New Delhi: The global coronavirus pandemic has claimed over 2,52,000 lives across the world and despite several scientific developments, our understanding of the virus remains incomplete. Research teams from all over the globe are working on filling these gaps in scientific knowledge.
Here are some of the latest research developments in the fight against the global pandemic.
Russian team to create ‘humanised mice’ to test Covid-19 vaccines and drugs
Scientists from the Russian Academy of Sciences and Belgorod University are developing SARS-CoV-2-sensitive mice that can be used as models to test potential Covid-19 vaccines and drugs.
The modified mice will show human-like pathogenesis and symptoms of Covid-19.
To create such a line of mice, researchers have formulated a two-step concept described in the journal Research Results and Pharmacology.
First, the mice will be made biologically safe for routine laboratory practice. This means that the animals will become susceptible to the virus only under certain conditions in the laboratory. This reduces the risk of Covid-19 infection among human staff who breed these mice in non-specialised laboratories.
Then, in order for the mice to be efficient for non-clinical trials, they will need to experience as human-like symptoms and pathogenesis as possible.
The team believes that they have everything necessary to implement this and expect the model mice to be ready as early June 2020.
Korean researchers identify two potential drugs against Covid-19
Scientists in South Korea have identified two drugs, approved for treating other illnesses, that show very potent antiviral activity against SARS-CoV-2.
The team screened 48 FDA-approved drugs by testing them in Vero cells, a cell line developed from the kidney cells of an African green monkey, which are commonly used to grow viruses for vaccine production.
The research, published in the journal American Society for Microbiology, shows that a broad-spectrum antiviral drug called niclosamide can help fight Covid-19.
Another antiviral ciclesonide, used to treat asthma and allergic rhinitis, may also control the SARS-CoV-2 infection. This drug not only targets a key viral protein, but may also dampen or prevent cytokine storms, an immune inflammatory overreaction that causes death among Covid-19 patients.
US to study prevalence of coronavirus among children
Scientists in the US are conducting a study to help determine the rate of novel coronavirus infection among children and their family members.
The study, called Human Epidemiology and Response to SARS-CoV-2 (HEROS), will also help determine what percentage of children infected with SARS-CoV-2 develop symptoms of the disease.
Additionally, the study will examine whether rate of Covid-19 infection differs between children who have asthma or other allergic conditions and children who do not.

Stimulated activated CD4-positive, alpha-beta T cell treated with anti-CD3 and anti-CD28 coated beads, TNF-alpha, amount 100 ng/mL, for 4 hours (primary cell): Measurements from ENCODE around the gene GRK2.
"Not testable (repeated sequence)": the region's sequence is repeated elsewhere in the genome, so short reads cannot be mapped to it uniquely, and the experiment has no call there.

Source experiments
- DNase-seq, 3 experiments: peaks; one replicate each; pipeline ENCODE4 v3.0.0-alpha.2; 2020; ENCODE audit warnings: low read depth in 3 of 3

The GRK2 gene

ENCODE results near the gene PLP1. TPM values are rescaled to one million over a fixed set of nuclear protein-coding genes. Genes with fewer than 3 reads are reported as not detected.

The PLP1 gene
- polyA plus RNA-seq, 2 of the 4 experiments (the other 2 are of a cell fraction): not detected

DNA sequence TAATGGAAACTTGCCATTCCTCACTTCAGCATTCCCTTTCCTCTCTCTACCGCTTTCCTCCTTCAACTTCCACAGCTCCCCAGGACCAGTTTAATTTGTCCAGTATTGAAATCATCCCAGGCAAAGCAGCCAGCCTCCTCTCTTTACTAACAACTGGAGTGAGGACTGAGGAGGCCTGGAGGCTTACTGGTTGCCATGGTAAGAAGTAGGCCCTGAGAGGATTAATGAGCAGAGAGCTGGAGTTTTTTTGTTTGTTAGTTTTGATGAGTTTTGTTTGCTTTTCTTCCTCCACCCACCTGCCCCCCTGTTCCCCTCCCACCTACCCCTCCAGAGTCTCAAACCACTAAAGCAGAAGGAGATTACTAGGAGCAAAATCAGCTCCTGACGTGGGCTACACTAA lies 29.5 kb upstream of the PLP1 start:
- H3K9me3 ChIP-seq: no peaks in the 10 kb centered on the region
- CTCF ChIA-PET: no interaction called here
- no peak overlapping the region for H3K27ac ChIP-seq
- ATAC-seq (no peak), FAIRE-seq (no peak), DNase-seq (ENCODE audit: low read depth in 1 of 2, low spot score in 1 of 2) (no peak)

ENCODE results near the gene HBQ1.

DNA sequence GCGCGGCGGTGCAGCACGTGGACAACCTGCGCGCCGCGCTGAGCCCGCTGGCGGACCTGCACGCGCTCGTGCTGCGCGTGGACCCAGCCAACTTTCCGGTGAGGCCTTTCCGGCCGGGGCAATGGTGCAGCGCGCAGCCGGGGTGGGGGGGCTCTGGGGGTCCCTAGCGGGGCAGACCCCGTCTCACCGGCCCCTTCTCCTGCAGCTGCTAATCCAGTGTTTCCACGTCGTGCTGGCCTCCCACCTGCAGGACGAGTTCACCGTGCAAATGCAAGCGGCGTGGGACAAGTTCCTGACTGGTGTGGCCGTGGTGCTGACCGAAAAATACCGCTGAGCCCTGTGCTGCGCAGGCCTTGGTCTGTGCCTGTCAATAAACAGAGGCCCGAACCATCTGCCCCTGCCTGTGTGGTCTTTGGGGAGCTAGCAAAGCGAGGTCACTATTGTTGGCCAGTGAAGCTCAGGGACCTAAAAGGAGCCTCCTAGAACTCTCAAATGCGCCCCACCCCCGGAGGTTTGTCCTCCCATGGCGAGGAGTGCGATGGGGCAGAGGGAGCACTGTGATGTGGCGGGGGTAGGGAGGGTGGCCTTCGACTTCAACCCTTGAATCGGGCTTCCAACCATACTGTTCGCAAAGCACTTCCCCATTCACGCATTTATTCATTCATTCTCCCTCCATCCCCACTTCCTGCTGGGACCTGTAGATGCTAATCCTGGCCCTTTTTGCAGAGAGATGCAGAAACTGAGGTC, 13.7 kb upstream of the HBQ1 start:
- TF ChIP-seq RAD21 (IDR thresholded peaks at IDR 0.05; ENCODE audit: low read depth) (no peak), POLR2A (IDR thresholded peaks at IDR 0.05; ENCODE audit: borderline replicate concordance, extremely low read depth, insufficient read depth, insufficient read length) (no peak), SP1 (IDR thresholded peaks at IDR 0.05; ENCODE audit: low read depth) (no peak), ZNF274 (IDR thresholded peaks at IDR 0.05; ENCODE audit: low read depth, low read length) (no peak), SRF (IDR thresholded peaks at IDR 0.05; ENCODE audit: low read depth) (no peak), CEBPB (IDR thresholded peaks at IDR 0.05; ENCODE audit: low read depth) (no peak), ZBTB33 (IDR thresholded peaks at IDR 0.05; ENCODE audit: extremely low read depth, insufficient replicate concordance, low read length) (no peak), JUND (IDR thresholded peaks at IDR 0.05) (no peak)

The US National Institute of Allergy and Infectious Diseases (NIAID) Director Anthony S. Fauci said that while very few children have become sick with Covid-19 compared to adults, it is not known whether this is because children are resistant to infection or whether they do not develop symptoms.
The study team will enroll 6,000 people from 2,000 families in 11 cities. Study participants will include both healthy children and children with asthma or other allergic conditions. The team will follow these children and their families for six months to determine who gets infected with SARS-CoV-2, and whether the virus is transmitted to other family members.
Protein may predict which patients will need ventilators
Very high levels of a protein known as suPAR in the blood of Covid-19 patients may be an early indicator of severe respiratory failure, according to a new study.
The findings, published in the Journal of Critical Care, suggests that suPAR could potentially indicate if an infected person will require a ventilator or not.
The team from Rush University Medical Center in US tested soluble urokinase plasminogen activator receptor (suPAR) levels in 15 patients when they were admitted or tested for Covid-19 and followed them in their clinical course. They found that the time to intubation was shorter in patients with a higher plasma suPAR.
According to the researchers, existing scientific literature shows that suPAR is associated with poor outcomes from acute respiratory distress syndrome and poor lung functioning.
They suggest that measuring suPAR as part of diagnosing Covid-19 can help doctors make more timely decisions about the patients that will need critical care.
The findings of the present research raise new questions about the role of suPAR in Covid-related organ dysfunction.
The protein suPAR, is produced in the endobronchial tree in the lungs and by immune cells in the bone marrow and has been shown to harm kidneys. The team has found that chronically elevated levels of suPAR is linked to development of chronic kidney disease and increased risk for acute kidney injury.
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